of plan, is it not?
(Professor Begg) Absolutely, and I think the Government
have to show flexibility here between the roads budget and the
rail budget. If there are a number of rail schemes coming through
the multi-modal studies, and there is not money to fund them,
then DTLR are going to have to show some flexibility.
464. So you are actually saying that you would
expect this very roads-orientated Department to take some money
out of its pool for roads and say, "We need it for public
(Professor Begg) I do not know what they will do.
What I can say is that I would recommend them to do that.
465. Do you find any kind of tension between
the fact that you are both an independent adviser to the Government
and also very involved in what happens at the Commission?
(Professor Begg) Yes.
466. How do you deal with that?
(Professor Begg) It is really difficult when you are
funded by Government and have a good secretariat but they are
civil servants. It is difficult to be as independent as I think
we should be.
467. Has that affected your work and the conclusions?
(Professor Begg) Increasingly less.
468. Because what? You are getting more difficult?
(Professor Begg) No. When you are in any job, the
longer you are in it hopefully the more you learn, the more experienced
you get. I think this is a key issue for Government. If they want
to set up independent commissions to demonstrate to the public
that what they are doing is being monitored, that they report
it publicly, then they really have to give these commissions their
469. The Prime Minister seems to be taking advice
from The Lord Birt. Is that because you are so over-qualified
he does not think you are capable of giving him the information
(Professor Begg) Lord Birt is on a steep learning
Chairman: That has not been the first time in
470. Are you talking to him?
(Professor Begg) I have had one meeting with Lord
Birt. After that meeting with him I realised there was a key difference
between our respective roles because I was a bit concerned at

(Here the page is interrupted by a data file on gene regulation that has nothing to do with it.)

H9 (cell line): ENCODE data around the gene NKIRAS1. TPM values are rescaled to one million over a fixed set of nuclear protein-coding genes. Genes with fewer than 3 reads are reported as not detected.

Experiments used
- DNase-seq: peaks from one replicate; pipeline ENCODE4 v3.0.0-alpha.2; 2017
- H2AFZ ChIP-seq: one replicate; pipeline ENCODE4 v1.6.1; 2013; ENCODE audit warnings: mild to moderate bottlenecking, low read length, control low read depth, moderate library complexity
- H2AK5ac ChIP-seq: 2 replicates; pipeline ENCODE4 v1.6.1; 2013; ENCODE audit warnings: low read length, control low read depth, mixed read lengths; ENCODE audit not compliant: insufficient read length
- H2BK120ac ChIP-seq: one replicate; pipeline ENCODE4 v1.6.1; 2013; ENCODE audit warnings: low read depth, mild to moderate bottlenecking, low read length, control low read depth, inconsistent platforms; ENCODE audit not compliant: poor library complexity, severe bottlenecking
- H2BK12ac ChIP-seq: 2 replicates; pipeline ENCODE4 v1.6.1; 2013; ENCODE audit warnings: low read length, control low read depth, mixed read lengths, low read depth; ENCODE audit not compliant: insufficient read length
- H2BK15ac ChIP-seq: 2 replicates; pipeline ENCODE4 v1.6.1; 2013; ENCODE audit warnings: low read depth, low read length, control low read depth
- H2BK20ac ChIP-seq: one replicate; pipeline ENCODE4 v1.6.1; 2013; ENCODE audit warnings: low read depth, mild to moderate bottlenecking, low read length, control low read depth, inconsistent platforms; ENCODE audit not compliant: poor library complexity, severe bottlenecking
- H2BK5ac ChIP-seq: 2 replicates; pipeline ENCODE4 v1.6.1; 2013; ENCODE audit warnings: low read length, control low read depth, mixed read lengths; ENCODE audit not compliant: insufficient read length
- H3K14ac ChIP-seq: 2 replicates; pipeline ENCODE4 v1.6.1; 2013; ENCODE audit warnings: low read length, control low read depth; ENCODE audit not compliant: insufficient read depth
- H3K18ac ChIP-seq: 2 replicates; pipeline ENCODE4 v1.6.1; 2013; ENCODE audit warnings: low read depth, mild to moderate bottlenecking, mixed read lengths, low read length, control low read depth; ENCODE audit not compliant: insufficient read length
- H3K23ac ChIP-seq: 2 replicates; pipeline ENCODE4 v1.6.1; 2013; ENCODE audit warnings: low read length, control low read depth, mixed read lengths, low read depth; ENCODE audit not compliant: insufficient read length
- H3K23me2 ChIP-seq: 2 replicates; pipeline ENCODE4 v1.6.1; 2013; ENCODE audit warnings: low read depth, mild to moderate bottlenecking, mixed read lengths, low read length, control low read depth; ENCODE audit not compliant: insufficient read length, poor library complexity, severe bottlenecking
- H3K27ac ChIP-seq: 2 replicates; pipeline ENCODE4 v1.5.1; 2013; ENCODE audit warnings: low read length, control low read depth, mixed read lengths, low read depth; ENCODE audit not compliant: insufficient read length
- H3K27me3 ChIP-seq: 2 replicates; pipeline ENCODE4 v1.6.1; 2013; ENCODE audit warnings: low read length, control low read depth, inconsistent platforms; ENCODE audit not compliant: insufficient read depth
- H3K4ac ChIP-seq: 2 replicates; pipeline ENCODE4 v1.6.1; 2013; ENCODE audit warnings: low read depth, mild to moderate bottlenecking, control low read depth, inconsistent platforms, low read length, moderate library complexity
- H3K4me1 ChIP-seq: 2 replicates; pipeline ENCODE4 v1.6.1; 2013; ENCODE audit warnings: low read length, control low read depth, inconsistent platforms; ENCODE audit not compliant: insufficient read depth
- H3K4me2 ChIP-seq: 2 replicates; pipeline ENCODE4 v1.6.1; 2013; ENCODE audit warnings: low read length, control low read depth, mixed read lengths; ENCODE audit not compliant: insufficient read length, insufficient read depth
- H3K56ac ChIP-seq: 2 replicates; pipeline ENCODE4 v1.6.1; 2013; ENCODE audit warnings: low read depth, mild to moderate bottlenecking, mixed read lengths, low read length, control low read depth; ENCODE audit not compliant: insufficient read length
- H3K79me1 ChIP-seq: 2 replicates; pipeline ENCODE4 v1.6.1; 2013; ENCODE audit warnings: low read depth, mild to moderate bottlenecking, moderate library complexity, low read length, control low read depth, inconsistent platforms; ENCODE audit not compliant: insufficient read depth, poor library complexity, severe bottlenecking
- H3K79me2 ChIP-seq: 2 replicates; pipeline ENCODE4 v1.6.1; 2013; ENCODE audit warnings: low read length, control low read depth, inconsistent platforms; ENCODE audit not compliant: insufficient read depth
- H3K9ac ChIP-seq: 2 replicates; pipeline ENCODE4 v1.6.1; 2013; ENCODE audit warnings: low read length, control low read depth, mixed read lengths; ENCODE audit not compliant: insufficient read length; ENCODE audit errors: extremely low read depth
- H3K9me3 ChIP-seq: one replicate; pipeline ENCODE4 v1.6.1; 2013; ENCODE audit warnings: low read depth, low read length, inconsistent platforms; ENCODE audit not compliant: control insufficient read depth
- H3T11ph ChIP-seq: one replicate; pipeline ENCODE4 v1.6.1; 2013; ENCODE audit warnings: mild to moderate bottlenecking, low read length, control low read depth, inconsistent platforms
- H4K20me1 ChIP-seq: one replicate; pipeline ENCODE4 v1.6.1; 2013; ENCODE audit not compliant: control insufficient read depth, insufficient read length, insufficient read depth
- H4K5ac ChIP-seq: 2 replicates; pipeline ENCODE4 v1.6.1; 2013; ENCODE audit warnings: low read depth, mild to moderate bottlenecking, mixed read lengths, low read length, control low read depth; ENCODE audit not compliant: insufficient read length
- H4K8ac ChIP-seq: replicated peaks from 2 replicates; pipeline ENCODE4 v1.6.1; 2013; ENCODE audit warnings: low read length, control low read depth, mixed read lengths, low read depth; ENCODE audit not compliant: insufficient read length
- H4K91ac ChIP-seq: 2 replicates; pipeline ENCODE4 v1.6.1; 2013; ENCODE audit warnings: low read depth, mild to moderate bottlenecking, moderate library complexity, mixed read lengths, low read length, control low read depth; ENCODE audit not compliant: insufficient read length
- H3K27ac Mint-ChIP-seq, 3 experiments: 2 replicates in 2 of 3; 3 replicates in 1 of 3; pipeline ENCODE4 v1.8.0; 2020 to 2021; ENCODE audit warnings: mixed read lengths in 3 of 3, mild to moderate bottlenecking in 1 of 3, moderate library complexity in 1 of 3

first about duplication.
471. Oh, do tell us.
(Professor Begg) Anything we do we put in the public
domain so I have to justify it.
472. Ah, yes, and there is no evidence that
The Lord Birt intends to do that, is there?
(Professor Begg) I think the advice is going to be
private to the Prime Minister. We have also got this role to try
and educate and inform the public. That is why I was going on
earlier on about this difference between reality and perception.
That is part of what we try to do, and also this role to monitor
the 10 Year Plan, which is not part of Lord Birt's remit.
473. You know exactly what Lord Birt's remit
is, do you?
(Professor Begg) No.
474. So he did not tell you that. He came to
ask your advice but he did not tell you what on?
(Professor Begg) Just that he is advising the Prime
475. He did not give you a definition of "blue
(Professor Begg) No.
Chairman: My goodness, Professor, you missed
a turn there, did you not?
476. Urban regeneration: could that make any
real contribution to the 10 Year Plan in reducing the amount of
travelling that people need to do?
(Professor Begg) Critical. I think we are still trying
to piece together different Government White Papers and different
advice that has gone to Government. The Rodgers Task Force on
future urban police is still to be fed into what we are doing
477. Do you think it is still relevant?
(Professor Begg) Yes, I do.
478. You do not think it has been filed in the
(Professor Begg) Whether or not it has been filed
I still think it is very relevant. All this is important because
I think we focus too much on finance. Finances are critical but
we sometimes focus too much on finance to the exclusion of other
changes which are impacting so heavily on transport. One of them
is location decisions. Density levels in Britain are just far
too low, our failure to make sure that we have got vibrant cities
where large numbers of people are living.
479. Everybody is saying that to us. Is anyone
doing anything practical about it?
(Professor Begg) The Department are trying to do it
but what I would judge them on is what changes they make to the
10 Year Plan. They have said that the 10 Year Plan is not cast
in stone, the targets are not cast in stone, they will be changed,
and I would hope to see more objectives coming through in the
future rather than the ones that have already been set.